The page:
Cheap cafés

I don’t think my taste-buds are any less sensitive or less educated than anyone else’s. I’ve dined in some fancy places in Paris, Rome, Madrid, New York and many in London, I’ve commissioned and published books on fine food and wine, I’ve eaten and enjoyed superb meals served by kind friends and now and again I’ve even attempted some fairly exotic dishes on my own account and I know the good stuff when it finds its way into my mouth, but there are times when nothing but a plate of bacon and eggs will do. It would be mad to go to l’Escargot or the Riverside Café for such basic fare, so this is my little song of praise for the places that have provided me with such things at reasonable prices over the years. There are three that I remember with particular affection.

The first, unlikely as it sounds, was a Chinese restaurant called The Rickshaw in Sheffield, just down the road from the university where I was a student from 1964-67.  After six years at boarding school I was heartily sick of institutional life so tended to avoid the students’ union cafeteria, since for the first time in my life I could make my own decisions about where and when I could eat. The Rickshaw offered OK food at very cheap prices — sometimes it was indeed bacon and eggs but more often it was their three-course lunch which offered soup, sausage and chips with gravy, and a pudding for one-and six (7½p). I never once had Chinese food there.

The end of The Rickshaw, closed and boarded up.
The end of The Rickshaw, closed and boarded up.

A Chinese restaurant in the daytime is not always the prettiest place but I’ve never minded a bit of sleaze and the Rickshaw had that all right, for apart from the shabby décor it soon became apparent even to my still rather innocent eyes that the upstairs, accessed by passing through a bead curtain at the foot of the stairs, was a brothel. Every so often as I and sometimes a friend tucked into our chips a businessman would quickly enter the place looking neither to the left or the right, disappear behind the curtain and ascend the stairs, to emerge equally speedily about twenty minutes later then disappear into the midday throng outside. Highly diverting, though in the three years that I dined there we never saw anyone there who looked remotely like a prostitute, which made it all the more intriguing.  I liked to imagine that the upstairs rooms were decorated in ornate Oriental style where might be found a seductive maiden perhaps named Precious Jade or Lotus Flower, but I suspect that it was more likely to be some down-to-earth local lass called Brenda.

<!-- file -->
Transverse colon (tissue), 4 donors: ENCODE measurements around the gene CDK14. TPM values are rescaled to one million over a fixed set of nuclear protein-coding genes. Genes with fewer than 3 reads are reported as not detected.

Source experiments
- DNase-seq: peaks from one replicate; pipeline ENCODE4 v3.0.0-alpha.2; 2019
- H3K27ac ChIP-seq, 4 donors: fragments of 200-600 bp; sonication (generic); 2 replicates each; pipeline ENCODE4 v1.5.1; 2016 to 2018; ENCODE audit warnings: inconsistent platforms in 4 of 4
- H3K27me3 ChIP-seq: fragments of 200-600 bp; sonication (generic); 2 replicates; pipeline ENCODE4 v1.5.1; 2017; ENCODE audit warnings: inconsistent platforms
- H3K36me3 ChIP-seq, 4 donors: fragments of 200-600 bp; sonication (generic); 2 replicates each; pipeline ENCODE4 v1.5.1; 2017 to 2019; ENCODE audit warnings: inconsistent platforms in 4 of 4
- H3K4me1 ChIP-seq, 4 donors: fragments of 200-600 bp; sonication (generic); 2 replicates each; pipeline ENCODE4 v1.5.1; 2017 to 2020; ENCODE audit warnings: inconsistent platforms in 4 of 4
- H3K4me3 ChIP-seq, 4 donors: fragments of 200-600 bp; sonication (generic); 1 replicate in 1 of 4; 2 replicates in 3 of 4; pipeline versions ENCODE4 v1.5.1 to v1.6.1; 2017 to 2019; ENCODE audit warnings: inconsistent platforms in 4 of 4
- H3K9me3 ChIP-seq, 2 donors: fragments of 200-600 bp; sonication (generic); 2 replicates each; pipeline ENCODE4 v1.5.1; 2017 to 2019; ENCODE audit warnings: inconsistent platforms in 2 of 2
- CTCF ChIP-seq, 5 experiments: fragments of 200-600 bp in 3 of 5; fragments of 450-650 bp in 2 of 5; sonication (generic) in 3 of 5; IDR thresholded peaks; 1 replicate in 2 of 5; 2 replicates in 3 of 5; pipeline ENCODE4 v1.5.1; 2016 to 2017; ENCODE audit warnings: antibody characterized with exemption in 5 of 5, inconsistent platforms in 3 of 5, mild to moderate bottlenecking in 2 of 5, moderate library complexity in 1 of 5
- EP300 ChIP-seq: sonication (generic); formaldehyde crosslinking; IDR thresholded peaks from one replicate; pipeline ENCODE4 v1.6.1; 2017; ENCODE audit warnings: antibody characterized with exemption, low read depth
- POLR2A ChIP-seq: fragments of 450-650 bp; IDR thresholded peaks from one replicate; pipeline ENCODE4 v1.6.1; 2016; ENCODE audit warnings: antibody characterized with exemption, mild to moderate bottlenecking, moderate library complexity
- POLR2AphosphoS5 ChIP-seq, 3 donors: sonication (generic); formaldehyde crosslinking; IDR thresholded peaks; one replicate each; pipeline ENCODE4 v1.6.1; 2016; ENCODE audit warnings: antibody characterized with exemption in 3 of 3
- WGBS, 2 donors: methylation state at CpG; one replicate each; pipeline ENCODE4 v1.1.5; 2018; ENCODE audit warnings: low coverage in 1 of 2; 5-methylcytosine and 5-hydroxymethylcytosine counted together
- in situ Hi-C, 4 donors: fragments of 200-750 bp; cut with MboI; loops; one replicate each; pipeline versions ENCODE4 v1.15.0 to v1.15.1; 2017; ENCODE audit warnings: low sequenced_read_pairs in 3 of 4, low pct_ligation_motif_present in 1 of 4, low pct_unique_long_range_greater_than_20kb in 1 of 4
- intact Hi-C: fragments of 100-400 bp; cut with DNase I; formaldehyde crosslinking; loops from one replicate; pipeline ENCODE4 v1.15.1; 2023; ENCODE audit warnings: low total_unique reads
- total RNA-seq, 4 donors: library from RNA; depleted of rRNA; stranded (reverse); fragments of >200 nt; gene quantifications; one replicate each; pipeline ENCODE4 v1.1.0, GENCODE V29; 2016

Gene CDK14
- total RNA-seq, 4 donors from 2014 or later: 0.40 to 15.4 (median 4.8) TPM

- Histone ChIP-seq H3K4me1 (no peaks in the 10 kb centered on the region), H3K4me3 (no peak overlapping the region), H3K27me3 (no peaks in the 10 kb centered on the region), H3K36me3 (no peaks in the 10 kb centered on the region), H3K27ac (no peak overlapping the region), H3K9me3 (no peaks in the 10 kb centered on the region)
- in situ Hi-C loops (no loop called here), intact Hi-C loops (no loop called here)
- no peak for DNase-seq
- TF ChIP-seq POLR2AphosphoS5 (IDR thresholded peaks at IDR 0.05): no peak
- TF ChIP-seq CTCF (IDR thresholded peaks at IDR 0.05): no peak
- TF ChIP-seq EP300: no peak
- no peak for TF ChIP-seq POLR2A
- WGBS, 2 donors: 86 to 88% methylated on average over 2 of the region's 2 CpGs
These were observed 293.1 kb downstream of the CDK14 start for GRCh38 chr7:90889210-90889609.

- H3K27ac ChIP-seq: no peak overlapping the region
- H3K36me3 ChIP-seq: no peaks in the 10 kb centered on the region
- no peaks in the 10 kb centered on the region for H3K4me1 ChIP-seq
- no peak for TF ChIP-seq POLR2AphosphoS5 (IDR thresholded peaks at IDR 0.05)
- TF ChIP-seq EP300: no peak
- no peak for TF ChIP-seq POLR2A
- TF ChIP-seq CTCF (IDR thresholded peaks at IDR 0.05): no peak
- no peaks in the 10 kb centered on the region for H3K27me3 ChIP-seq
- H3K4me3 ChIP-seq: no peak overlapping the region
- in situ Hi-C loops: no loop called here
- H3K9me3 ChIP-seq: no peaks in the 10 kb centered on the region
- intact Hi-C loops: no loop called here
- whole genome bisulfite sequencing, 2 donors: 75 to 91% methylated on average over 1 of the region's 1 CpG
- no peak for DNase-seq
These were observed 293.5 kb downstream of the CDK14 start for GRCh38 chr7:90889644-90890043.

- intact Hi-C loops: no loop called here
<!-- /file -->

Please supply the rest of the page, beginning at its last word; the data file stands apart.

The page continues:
Another attraction of The Rickshaw was that just across the road was a traditional pub, The Hallamshire, where good ale was served and where I became acquainted with the poet William Empson as I’ve already mentioned, and just recently I was surprised to find The Rickshaw mentioned in the autobiography of David Nobbs, the creator of Reginald Perrin and many other wonderful comic characters on tv and in his novels, who had patronised the place when he was a cub reporter in Sheffield. That was before my time, but it’s rather nice to know that he remembered it too.

I came to London in the autumn of 1967 ostensibly to do a Ph.D but I soon got involved with a magazine called New Worlds [see my earler post ‘Nigel aka Simon’] and we often worked late into the night to get the magazine out on time at the office in Portobello Road, and on one of these occasions Charles told me that he had designed a menu-board for a café that was opening next-door-but-one in return for a couple of free meals.  This was The Mountain Grill, and as it seemed to be open and we were hungry Charles suggested that we go there and have those meals.  As I recall, this was a fairly dismal experience: we were the only customers — possibly their very first — and the place was distinctly lacking in atmosphere, though the food was OK.

Soon after that Charles moved to the USA but I still spent a lot of time at the nether end of Notting Hill, as many of the people associated with New Worlds were still around, including my friend Bob who roped me in to help run the adventure playground that he and a few others had built in one of the bays underneath the newly-built Westway flyover.  By now I had a full-time publishing job in the West End, but on Saturdays Bob and I helped to run a stall in Portobello Market to raise funds for the playground.  The Mountain Grill was our local hangout and It soon became known to us as Maria’s after its roly-poly proprietress, and after several hours on the stall on a freezing winter morning it was great to be able to go and get warm and stuff our faces there.  Our favourite dish was chicken pilaff which was served with rice AND chips: a really good big plateful for a couple of quid. When husband George introduced sheftalia — spicy little Greek sausages — onto the menu we sometimes had those, and very tasty they were but not as filling as the pilaff.